Jan. 4—Like many others, I've been fascinated by the tumultuous process unfolding in the U.S. House of Representatives as members struggle to agree upon a speaker.
I write this in the second day of balloting where the forces seem entrenched in separate foxholes, with the majority of Republicans saying only U.S. Rep. Kevin McCarthy can lead, while 10 percent of the Republicans vow to withhold support.
It seems to be one of those moments about what happens when an immovable object is hit by an unstoppable force.
I started poking around to see if there wasn't any solution around that would honor what I believe the vast majority of the American public wants — a functioning government in Washington, D.C. that elevates the good of the nation above political one-upmanship.
Turns out there is such a group, and I'm wondering why nobody on the national scene is even mentioning it. Perhaps, like me, they didn't know it existed.
It's call the Problem Solvers Caucus.
In January 2021, the caucus had 56 members, 28 Democrats and 28 Republicans. The caucus was started in 2017 as an independent, member-driven group vowing to work across the aisle to find common ground on key issues.
It's website states: "The aim is to create a durable bloc that champions ideas the appeal to a broad spectrum of the American People. It is a group united in the idea that there are commonsense solutions to many of the country's toughest challenges. Only when we work together as Americans can we successfully break through the gridlock of today's politics."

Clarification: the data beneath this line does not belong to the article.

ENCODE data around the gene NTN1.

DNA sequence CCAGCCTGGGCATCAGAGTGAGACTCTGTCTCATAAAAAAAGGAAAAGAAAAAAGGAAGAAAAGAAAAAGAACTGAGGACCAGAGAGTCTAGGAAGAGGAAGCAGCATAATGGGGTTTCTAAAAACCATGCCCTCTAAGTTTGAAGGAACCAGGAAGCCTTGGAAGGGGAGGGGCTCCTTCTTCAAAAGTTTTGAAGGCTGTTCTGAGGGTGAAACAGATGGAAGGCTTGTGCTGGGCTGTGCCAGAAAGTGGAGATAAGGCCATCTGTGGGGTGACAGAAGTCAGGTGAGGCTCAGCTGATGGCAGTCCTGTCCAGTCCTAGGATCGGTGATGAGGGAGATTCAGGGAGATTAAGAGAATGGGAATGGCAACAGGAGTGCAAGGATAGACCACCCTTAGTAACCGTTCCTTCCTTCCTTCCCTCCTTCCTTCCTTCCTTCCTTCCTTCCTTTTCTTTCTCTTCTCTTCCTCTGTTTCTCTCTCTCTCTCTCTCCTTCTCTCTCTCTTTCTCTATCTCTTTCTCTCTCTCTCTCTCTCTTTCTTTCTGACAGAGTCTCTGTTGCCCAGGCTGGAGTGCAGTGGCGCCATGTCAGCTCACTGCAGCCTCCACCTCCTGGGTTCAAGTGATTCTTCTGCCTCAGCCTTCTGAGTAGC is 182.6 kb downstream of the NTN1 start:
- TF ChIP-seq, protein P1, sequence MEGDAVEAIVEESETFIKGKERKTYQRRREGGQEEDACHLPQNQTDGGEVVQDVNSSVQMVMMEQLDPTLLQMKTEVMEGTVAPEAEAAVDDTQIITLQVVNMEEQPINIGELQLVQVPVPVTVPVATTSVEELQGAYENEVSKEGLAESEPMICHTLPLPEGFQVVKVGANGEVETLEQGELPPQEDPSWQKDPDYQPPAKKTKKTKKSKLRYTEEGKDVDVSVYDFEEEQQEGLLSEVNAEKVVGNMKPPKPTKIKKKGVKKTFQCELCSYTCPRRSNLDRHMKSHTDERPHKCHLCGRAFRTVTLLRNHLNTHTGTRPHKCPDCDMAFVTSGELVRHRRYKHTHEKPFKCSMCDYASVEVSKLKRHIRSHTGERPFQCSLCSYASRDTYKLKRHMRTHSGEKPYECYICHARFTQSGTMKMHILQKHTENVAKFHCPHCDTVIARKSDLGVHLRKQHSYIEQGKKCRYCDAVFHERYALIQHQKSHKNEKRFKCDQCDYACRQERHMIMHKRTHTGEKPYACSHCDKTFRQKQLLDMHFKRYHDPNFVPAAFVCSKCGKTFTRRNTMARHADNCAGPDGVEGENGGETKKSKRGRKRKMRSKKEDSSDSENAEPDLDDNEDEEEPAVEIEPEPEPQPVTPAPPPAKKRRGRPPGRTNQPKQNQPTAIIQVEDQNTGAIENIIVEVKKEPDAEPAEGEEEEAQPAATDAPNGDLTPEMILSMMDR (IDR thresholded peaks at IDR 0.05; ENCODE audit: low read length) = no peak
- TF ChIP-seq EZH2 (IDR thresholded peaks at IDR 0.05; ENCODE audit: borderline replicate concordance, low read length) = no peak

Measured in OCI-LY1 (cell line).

Last year, the group agreed to find bipartisan solutions on the following issues: Coronavirus recovery and contingency planning; infrastructure; health care; immigration; criminal justice reform; rules reform, gun and school safety.
Some of the names of those serving on the committee would be familiar to those who closely follow national news, but most are rank-and-file members of Congress who haven't had much press outside their own districts.
With the uncertainty surrounding what's going to select a Speaker of the House, it seems the Problem Solvers Caucus could easily add another item to its list.
With 48 members, perhaps this group could come up with a consensus member to support for speaker who would be acceptable to 218 House members.
This sounds a lot more productive than holding an unlimited number of House votes and bringing any business before the U.S. government to a standstill, including swearing in its new members.